I did my best to thrash this thing on the world-class trails out my back door, including the super technical Sugar Magnolia, the lesser-known (and gnarly) Plants and Animals, and Sherwood and Reload singletrack around Mud Lake.
Simply put, it made the downhills seem easy; although compared to the carbon hardtail I typically ride, the almost 30-pound bike took a little getting used to on the uphills.
The Mad Science Behind Alchemy
Having toured a dozen made-in-America factories from Reynolds Wheels in Salt Lake City, to Cascades Designs in Seattle, to Moots Cycles in Steamboat Springs, Colo., Alchemy was among the cleanest and best-flowing factories I’ve seen.
“We started off in metal and steel, always knew we wanted to be in carbon fiber,” Cannizzaro told me. “We couldn’t do it in house in 2008, and could have gone overseas like everyone else. It wasn’t until 2010 that the technology was there that it made sense to start making a carbon-fiber frame in the U.S.”
By 2012, Cannizzaro said, everything went in-house. Since then very little has changed, except adding thru-axle and disc brake options.
There are a few things about these builds that help Alchemy stand out. Awards speak to this. The brand produces each of its custom bikes by hand, entirely from scratch — this includes the CNC molds, bladder systems, and every detail.
Alchemy doesn’t use any epoxy on its carbon layups. It’s all tube-to-tube construction followed by a unique overlaying process with more carbon fiber at each joint. Cannizarro said he dialed the brand’s custom layup schedules by “testing and riding, testing and riding.”
Choosing The Right Alchemy Bike
All of Alchemy’s bike models are named after Ancient Greek Gods and their horses. Producing only 750 to 1,000 bicycles a year, you’d think these would easily be $10,000 and up. And some of them are, depending on how many upgrades and paint options you desire.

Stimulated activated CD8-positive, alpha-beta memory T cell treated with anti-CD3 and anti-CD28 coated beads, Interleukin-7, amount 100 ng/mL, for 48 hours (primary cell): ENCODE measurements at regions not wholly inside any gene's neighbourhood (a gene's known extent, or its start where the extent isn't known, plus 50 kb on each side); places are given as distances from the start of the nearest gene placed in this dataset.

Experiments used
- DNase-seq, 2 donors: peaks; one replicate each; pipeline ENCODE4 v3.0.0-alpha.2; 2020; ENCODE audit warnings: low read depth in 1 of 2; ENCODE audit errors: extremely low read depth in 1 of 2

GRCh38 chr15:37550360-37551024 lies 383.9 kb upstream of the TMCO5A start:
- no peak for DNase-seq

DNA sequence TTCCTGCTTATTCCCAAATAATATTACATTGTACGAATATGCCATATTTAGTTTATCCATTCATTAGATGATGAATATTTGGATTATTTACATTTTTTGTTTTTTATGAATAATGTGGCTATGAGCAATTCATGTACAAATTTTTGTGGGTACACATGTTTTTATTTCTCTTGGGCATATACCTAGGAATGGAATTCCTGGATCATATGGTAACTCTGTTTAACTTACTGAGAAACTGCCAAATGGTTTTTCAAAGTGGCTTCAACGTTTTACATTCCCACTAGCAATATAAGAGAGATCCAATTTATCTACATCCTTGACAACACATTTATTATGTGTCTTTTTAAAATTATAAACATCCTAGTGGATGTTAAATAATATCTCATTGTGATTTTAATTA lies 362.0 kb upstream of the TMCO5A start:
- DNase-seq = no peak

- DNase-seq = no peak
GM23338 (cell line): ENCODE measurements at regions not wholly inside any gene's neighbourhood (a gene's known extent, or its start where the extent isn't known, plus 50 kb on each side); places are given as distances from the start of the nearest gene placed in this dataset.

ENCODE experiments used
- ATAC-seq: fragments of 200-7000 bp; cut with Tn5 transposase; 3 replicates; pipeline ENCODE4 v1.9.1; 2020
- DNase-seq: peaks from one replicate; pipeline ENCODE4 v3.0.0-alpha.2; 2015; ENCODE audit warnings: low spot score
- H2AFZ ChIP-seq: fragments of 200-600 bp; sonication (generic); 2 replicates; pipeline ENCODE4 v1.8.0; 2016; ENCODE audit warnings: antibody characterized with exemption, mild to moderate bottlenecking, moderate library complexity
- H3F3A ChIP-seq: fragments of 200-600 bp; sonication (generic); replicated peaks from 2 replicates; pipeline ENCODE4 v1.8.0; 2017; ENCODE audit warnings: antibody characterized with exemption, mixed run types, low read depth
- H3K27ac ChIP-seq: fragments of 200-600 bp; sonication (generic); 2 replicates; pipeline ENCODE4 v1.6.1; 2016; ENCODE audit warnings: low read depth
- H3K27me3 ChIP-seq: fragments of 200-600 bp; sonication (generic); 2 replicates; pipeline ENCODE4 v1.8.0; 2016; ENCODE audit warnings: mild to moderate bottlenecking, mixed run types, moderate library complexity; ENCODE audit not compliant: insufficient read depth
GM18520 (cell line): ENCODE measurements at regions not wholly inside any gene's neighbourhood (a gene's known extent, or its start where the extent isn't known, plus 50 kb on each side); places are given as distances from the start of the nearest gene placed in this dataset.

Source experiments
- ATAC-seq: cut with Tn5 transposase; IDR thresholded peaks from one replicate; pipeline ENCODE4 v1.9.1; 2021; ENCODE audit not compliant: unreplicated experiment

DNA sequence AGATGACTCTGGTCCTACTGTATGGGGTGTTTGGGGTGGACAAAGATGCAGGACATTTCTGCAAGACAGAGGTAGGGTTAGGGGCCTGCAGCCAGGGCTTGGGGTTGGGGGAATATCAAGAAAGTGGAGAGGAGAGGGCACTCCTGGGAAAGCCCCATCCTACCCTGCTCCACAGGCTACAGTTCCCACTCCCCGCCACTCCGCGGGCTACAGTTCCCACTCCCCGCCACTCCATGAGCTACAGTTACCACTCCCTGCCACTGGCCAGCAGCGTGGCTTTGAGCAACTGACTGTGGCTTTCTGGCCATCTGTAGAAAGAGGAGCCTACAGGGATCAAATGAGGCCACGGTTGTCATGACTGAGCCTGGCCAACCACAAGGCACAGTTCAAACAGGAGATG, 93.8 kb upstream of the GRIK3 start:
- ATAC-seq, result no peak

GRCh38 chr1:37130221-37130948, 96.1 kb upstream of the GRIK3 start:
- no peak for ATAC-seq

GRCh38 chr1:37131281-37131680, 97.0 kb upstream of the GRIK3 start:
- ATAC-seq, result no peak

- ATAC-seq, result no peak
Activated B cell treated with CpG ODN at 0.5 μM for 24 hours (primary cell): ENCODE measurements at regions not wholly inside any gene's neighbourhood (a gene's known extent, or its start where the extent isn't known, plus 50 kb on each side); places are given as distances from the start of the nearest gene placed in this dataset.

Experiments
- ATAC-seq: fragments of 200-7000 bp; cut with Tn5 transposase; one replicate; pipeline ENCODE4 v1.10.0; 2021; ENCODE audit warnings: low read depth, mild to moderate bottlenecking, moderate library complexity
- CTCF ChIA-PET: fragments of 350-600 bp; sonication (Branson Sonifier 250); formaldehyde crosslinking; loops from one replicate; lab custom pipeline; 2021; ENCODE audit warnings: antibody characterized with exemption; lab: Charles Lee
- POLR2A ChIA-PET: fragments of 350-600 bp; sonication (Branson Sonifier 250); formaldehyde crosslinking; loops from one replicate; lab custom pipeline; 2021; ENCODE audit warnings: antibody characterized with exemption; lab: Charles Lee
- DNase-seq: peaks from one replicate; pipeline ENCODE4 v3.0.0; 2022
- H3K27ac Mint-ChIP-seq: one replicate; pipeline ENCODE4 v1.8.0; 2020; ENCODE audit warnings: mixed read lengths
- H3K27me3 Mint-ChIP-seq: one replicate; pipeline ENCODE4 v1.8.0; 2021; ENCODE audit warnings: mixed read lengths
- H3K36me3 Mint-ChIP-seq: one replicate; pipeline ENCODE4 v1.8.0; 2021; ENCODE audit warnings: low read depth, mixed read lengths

The most popular bike Alchemy sells is the Helios with an Ultregra Di2 Disc componentry group build. It’s a $9,999 road bike. A 10-year anniversary Helios bike is now available as well.
The least expensive road option from Alchemy would be the steel Kyros, at $2,999. Road groups range from SRAM Force 1 at $3,600 to SRAM Red at $5,000; and Shimano 105 at $1,500 to Shimano Dura Ace Di2 at $5,000.
And if you insist on going over the $10K mark, check out the carbon Arion (and aero bike) or carbon Boreas (a time trial bike) both $6,000 for the frame alone.
Surprisingly, most of Alchemy’s customers are not team riders, just very competitive recreational riders or weekend racers.
In addition to a few gravel options, both custom and stock builds, you’ll spend from $2,799 to $4,999, not including the build kit. If you are more of a cross-country rider looking for a hardtail 29er instead of the 27.5 Arktos, check out the carbon Oros or titanium Furies, both $3,199.
Pay a bit more for paint and component upgrades. For example, custom colors and painted logos range from $50 to $80. But hey, if you’ve got something you want, go for it. The estimates are free.
–Aaron H. Bible is a contributor to GearJunkie, Gear Institute, Backpacker, Men’s Health, and Bicycling.com. He has covered the outdoor industry for two decades. Follow his adventures at @ahbible.